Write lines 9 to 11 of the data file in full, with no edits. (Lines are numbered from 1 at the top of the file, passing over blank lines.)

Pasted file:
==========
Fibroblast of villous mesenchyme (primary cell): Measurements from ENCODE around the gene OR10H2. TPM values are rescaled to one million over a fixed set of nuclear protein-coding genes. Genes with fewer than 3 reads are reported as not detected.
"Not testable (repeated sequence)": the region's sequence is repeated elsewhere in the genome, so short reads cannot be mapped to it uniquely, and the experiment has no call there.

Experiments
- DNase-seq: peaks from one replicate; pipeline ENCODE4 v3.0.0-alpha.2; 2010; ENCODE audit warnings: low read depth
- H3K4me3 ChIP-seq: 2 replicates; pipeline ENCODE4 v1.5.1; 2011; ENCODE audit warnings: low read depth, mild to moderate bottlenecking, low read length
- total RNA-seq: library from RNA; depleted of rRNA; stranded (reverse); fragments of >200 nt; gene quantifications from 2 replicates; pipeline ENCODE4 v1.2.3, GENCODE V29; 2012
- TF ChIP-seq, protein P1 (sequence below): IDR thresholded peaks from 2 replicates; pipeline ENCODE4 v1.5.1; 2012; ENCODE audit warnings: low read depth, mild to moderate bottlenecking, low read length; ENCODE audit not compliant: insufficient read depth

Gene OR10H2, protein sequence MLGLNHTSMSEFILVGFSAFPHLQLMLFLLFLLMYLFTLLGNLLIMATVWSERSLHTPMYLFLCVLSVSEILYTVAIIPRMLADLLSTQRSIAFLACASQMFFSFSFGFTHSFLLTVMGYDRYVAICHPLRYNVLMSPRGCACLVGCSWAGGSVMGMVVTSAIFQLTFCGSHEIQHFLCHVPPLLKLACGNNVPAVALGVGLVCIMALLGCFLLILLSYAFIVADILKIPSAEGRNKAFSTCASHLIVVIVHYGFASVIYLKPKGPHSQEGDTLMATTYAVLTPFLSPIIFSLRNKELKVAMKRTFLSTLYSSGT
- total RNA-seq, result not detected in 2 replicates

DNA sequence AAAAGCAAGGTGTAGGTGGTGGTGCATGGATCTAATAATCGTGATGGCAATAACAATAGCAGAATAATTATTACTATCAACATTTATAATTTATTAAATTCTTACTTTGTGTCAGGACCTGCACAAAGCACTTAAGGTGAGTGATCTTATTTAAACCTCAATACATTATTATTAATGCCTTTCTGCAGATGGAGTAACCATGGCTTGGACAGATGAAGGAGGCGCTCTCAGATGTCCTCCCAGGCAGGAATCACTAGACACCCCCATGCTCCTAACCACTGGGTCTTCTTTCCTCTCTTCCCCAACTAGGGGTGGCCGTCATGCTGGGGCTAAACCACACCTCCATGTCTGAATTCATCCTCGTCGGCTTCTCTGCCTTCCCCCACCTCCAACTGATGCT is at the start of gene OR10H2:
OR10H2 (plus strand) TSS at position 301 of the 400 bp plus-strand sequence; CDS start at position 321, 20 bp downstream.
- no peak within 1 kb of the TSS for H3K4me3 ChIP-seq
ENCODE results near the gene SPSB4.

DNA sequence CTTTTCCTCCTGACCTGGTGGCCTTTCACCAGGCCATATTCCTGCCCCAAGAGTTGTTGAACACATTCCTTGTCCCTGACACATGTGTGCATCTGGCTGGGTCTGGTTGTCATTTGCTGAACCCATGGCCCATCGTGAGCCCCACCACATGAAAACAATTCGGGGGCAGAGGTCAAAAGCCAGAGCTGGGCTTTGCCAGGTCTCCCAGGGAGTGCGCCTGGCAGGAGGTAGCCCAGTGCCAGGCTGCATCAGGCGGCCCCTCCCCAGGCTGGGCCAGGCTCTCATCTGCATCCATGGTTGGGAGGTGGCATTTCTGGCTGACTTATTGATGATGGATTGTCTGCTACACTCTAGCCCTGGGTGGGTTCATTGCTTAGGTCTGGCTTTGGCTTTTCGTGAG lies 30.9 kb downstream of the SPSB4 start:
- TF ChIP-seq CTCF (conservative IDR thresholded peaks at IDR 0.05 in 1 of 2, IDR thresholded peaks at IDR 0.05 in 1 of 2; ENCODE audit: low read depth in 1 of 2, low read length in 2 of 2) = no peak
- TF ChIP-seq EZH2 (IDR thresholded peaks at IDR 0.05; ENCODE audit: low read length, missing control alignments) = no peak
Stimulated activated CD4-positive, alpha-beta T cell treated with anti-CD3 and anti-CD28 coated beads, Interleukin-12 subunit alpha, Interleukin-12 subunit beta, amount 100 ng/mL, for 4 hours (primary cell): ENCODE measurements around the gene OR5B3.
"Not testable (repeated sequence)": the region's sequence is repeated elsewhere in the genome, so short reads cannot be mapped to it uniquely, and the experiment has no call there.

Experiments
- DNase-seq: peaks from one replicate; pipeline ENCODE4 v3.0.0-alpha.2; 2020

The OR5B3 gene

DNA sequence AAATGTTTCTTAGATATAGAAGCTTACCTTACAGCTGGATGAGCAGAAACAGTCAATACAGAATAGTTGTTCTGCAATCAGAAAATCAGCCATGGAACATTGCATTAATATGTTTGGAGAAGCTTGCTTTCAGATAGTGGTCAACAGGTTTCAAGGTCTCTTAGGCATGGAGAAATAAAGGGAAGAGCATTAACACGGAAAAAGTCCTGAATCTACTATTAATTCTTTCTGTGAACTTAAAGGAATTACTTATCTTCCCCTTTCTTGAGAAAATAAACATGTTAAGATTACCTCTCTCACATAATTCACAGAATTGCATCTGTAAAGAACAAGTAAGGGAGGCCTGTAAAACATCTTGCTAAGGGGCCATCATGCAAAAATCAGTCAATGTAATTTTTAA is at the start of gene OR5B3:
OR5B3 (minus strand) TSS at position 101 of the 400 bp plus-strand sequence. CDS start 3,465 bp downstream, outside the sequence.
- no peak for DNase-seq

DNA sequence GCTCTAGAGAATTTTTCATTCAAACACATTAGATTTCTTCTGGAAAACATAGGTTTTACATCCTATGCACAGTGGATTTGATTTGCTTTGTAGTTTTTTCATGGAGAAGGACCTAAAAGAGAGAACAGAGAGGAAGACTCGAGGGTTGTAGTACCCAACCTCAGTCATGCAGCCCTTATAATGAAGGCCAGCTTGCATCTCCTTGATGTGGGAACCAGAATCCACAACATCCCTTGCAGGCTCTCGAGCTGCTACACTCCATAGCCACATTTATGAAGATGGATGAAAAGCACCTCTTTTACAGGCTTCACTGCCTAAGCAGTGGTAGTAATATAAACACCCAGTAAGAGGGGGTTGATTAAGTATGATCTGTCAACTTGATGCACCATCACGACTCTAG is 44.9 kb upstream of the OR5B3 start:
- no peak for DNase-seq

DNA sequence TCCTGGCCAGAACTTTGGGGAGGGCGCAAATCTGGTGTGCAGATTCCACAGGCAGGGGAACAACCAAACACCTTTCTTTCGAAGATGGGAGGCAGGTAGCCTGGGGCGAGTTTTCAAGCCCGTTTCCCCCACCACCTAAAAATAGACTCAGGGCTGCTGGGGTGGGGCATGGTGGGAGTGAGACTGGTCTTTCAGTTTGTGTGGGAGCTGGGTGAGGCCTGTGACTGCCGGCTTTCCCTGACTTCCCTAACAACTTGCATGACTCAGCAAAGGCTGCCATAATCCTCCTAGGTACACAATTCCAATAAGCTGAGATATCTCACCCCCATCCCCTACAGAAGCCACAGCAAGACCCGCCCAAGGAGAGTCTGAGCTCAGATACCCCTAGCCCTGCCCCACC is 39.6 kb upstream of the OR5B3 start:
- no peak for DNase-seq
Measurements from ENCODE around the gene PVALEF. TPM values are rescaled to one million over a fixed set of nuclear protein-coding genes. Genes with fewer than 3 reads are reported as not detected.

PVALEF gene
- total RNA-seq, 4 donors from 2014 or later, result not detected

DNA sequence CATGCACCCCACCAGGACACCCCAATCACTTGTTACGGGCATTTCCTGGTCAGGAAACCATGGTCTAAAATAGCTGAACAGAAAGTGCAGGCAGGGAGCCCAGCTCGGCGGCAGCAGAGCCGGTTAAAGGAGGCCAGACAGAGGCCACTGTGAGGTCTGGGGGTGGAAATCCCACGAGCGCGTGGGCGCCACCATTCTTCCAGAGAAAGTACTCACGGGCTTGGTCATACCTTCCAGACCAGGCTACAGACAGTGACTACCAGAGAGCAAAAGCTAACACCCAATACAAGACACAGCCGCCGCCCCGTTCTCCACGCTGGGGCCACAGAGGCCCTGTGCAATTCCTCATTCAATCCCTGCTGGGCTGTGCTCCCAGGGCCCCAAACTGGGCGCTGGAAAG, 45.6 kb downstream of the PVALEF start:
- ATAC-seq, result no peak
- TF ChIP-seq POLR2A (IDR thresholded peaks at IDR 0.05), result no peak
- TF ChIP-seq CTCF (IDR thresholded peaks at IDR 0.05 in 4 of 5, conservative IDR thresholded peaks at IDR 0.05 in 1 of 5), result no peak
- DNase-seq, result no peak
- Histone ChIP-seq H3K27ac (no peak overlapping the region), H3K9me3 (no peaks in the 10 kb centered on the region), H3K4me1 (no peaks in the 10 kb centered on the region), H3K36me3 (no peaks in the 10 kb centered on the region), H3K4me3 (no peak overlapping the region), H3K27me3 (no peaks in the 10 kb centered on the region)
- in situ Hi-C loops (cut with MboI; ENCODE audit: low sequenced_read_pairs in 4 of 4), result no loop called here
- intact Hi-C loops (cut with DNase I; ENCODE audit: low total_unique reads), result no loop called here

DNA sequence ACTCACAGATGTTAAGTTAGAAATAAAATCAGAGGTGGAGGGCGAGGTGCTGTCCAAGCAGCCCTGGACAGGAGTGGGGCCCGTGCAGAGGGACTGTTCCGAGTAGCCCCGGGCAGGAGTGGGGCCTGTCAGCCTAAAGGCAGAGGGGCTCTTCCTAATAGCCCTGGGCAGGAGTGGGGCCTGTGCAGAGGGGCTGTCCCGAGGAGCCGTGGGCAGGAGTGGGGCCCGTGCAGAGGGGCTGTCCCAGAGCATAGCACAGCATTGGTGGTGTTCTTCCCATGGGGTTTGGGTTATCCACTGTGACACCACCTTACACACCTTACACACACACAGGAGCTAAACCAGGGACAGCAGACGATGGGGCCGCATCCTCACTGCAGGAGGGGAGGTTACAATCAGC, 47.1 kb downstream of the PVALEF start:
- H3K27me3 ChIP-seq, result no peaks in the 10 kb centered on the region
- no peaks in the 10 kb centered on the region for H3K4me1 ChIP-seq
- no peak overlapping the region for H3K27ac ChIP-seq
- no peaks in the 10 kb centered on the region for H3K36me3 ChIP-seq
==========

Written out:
- total RNA-seq, result not detected in 2 replicates

DNA sequence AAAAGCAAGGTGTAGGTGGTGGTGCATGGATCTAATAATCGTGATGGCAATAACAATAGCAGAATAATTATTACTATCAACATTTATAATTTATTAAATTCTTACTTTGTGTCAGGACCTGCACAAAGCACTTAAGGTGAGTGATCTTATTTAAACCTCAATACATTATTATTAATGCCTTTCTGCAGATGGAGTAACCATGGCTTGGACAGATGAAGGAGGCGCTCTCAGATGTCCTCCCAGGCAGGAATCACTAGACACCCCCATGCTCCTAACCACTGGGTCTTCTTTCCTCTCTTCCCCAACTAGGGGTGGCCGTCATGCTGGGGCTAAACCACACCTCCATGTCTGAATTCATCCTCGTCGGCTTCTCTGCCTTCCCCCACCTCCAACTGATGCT is at the start of gene OR10H2:
OR10H2 (plus strand) TSS at position 301 of the 400 bp plus-strand sequence; CDS start at position 321, 20 bp downstream.